One more child whose parents fled Russia to join Islamic State in the Middle East and died there has been brought back to her homeland. However, hundreds more minors are believed to be stranded in war-torn Iraq and Syria.
Three-year-old Sofia Zaynukova from the southern Russian republic of Dagestan had been discovered in an Iraqi prison where wives and widows of Islamic State (IS, formerly ISIS/ISIL) fighters are held. The girl, whose parents traveled to the region to join the terrorist group years before, was looked after by a woman, who picked her up after a deadly airstrike in Mosul. The woman said the girl's mother was buried under the rubble.
Zaynukova’s father left Dagestan in 2015, having deceived his own parents by saying he was traveling to a nearby city to get medical treatment accompanied by the girl and her mother. He ended up as an IS fighter in Iraq, just as his brother did. That man’s daughters, Sofia’s cousins, Khadija, 5, and Fatima, 3 were reunited with their grandparents earlier this year.
“I lost my two sons, but I was given my granddaughters back,” their grandfather says. Daughters of his elder son were brought back home from a Baghdad orphanage after having been spotted in an RT video about children whose parents were killed fighting for IS. The family then started looking for the third missing child, Sofia.
“We faced an almost complete lack of information both when it comes to Iraqi officials and Russian embassy officials. It was really difficult to work in such circumstances,” the Russian senator representing the Chechen Republic, Ziyad Sabsabi told RT.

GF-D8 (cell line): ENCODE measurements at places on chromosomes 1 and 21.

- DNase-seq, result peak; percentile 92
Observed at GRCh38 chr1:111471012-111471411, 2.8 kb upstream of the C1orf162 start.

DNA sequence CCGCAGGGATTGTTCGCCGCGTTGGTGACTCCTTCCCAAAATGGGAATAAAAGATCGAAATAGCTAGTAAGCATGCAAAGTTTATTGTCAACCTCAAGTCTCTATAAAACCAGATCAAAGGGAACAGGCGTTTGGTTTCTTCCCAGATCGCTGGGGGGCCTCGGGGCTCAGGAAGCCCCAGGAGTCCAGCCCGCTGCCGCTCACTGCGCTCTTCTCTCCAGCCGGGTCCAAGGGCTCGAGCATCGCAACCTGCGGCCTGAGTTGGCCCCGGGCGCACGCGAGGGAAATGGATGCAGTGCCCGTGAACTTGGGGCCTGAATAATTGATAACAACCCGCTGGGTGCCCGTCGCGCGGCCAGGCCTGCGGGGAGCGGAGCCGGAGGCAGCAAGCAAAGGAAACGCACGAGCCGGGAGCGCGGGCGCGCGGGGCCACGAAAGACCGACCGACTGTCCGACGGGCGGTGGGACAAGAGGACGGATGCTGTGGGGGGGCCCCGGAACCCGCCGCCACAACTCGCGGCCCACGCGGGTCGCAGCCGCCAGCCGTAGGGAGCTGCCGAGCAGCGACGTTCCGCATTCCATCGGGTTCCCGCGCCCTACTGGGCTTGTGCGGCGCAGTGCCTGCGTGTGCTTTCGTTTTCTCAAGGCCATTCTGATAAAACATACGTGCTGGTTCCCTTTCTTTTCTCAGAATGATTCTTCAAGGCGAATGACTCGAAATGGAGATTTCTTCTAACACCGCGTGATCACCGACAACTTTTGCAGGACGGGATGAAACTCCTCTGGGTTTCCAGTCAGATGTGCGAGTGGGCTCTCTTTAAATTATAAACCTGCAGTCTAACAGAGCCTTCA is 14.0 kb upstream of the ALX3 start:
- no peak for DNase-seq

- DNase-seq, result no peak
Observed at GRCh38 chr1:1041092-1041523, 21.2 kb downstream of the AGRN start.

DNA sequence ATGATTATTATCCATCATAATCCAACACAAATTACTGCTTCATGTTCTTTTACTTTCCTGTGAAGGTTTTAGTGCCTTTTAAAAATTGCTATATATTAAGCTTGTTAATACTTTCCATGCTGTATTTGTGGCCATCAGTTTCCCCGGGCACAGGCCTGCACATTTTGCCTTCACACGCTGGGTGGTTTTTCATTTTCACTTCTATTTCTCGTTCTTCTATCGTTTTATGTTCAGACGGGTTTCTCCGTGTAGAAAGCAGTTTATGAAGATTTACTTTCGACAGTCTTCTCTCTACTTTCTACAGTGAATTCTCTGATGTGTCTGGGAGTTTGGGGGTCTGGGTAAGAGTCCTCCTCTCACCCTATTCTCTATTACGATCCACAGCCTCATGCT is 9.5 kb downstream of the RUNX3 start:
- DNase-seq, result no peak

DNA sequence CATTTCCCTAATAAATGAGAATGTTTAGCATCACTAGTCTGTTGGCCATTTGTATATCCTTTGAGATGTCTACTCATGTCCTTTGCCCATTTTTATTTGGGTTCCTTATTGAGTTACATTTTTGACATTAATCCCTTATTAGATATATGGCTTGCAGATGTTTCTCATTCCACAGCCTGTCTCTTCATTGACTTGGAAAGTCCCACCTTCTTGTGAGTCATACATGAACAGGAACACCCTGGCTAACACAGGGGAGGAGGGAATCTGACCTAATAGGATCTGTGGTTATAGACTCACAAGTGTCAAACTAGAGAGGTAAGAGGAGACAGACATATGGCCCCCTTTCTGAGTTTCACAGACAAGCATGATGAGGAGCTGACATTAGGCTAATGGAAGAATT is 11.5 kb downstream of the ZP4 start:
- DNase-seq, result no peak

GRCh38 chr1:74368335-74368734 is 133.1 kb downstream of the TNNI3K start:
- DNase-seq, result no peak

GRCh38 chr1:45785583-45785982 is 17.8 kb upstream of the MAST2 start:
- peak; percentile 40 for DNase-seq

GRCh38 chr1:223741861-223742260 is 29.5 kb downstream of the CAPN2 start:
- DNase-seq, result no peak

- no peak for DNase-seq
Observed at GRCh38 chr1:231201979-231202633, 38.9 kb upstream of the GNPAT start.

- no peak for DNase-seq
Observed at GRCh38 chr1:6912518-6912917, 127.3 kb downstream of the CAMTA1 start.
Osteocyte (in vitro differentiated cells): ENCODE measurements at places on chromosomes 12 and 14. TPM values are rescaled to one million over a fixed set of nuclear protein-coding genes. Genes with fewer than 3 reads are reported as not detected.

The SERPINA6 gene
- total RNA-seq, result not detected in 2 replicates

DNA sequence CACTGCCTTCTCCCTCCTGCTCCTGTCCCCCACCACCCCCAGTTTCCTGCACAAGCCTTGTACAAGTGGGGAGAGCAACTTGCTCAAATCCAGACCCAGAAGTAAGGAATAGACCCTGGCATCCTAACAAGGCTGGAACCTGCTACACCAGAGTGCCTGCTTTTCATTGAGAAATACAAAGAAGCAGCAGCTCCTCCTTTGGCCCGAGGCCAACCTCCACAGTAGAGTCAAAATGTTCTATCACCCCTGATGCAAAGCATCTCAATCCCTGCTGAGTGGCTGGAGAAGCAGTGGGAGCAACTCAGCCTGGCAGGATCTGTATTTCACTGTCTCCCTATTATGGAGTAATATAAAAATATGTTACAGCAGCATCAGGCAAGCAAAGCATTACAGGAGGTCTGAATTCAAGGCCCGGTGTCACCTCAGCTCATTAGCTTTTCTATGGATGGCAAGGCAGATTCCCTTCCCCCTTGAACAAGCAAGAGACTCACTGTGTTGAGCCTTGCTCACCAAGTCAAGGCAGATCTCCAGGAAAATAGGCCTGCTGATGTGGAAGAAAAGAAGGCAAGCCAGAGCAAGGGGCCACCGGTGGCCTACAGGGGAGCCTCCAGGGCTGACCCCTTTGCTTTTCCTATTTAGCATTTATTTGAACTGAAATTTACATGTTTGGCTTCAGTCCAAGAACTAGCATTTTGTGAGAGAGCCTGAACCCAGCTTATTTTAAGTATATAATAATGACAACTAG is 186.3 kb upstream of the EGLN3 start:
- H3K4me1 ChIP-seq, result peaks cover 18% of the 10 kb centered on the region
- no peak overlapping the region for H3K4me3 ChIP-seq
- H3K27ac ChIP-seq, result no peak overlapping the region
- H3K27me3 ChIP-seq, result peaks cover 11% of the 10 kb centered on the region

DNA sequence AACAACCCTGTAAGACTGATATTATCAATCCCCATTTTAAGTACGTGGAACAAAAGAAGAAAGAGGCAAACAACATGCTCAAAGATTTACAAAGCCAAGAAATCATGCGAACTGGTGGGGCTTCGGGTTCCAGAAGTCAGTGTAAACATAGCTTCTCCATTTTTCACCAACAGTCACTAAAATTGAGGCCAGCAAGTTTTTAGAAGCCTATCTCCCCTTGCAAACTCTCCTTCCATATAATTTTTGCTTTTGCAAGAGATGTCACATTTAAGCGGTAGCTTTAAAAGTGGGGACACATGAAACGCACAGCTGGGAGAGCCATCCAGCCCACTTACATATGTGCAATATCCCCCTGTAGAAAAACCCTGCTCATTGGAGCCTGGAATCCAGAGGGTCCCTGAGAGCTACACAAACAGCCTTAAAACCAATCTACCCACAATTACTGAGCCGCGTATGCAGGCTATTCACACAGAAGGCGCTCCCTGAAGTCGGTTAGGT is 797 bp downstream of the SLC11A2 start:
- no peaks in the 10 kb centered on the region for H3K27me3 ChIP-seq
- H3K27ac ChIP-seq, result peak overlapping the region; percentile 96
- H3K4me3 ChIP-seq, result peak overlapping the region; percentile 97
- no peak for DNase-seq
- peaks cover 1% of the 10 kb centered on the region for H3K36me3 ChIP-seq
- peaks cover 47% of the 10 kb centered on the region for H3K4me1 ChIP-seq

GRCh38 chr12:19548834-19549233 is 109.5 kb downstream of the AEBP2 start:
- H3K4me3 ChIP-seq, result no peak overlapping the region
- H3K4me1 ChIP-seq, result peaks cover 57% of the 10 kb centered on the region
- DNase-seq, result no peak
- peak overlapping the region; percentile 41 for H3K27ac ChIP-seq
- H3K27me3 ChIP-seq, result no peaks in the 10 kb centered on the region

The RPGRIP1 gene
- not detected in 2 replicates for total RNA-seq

Sabsabi and his team spent weeks searching for the girl, until they received a picture of her. “We knew she was alive, but had no information on her whereabouts,” he said. When the location was confirmed, he added, even more time was needed to negotiate and process the necessary paperwork required to bring Sofia back to Russia.
In the summer, RT aired a story on Russian-speaking children whose parents were killed while fighting alongside IS in the Middle East. Chechen president Ramzan Kadyrov shared it on social media, triggering a campaign reunite affected children with their surviving relatives. Since then, around 100 women and children have returned from Iraq and Syria.
However, some 500 children who are Russian citizens could still be stuck in the troubled region, according to the Russian children’s rights ombudswoman. A special commission has been established to facilitate the search for them in Iraq and Syria, to arrange all necessary procedures to bring them back, and to provide medical and psychological assistance, Anna Kuznetsova told journalists.
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